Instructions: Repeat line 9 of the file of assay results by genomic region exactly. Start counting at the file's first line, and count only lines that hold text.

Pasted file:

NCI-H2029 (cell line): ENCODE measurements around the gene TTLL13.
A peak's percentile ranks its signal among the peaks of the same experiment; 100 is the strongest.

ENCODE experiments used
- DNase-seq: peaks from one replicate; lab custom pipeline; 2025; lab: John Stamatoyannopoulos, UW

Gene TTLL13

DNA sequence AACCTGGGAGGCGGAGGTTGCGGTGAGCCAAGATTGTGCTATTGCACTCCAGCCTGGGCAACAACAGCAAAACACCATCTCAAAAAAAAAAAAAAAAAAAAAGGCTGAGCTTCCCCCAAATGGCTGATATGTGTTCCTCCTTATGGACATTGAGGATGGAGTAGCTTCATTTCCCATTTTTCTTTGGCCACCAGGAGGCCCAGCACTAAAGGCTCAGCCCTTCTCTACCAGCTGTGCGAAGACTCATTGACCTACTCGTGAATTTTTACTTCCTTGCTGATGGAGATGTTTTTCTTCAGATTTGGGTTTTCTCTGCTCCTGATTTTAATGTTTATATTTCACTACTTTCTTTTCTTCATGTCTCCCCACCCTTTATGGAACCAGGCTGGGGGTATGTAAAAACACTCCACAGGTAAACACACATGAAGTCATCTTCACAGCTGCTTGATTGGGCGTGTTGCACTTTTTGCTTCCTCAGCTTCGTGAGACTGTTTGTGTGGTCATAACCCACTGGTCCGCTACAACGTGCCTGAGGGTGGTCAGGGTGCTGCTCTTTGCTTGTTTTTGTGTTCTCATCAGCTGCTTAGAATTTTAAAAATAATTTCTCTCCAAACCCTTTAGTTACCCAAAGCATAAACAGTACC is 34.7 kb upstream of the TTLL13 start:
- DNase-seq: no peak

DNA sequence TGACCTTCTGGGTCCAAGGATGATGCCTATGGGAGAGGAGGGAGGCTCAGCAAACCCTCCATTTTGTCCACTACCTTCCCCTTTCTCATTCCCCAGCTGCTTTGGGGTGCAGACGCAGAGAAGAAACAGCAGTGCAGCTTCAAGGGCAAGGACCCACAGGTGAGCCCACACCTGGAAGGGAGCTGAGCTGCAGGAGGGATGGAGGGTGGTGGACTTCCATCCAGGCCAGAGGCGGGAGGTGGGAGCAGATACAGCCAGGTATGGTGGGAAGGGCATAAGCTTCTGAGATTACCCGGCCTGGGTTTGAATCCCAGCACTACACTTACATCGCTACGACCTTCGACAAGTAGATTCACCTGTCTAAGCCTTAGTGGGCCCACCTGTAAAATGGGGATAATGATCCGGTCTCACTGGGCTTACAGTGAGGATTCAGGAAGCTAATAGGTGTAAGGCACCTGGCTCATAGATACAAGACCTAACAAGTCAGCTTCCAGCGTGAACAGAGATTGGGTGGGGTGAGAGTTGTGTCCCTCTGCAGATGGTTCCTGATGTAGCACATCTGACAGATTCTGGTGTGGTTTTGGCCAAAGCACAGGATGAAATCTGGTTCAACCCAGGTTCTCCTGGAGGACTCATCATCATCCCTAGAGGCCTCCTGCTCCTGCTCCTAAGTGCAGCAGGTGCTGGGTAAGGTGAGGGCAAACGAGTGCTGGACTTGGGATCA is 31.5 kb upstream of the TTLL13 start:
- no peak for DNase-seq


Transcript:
- no peak for DNase-seq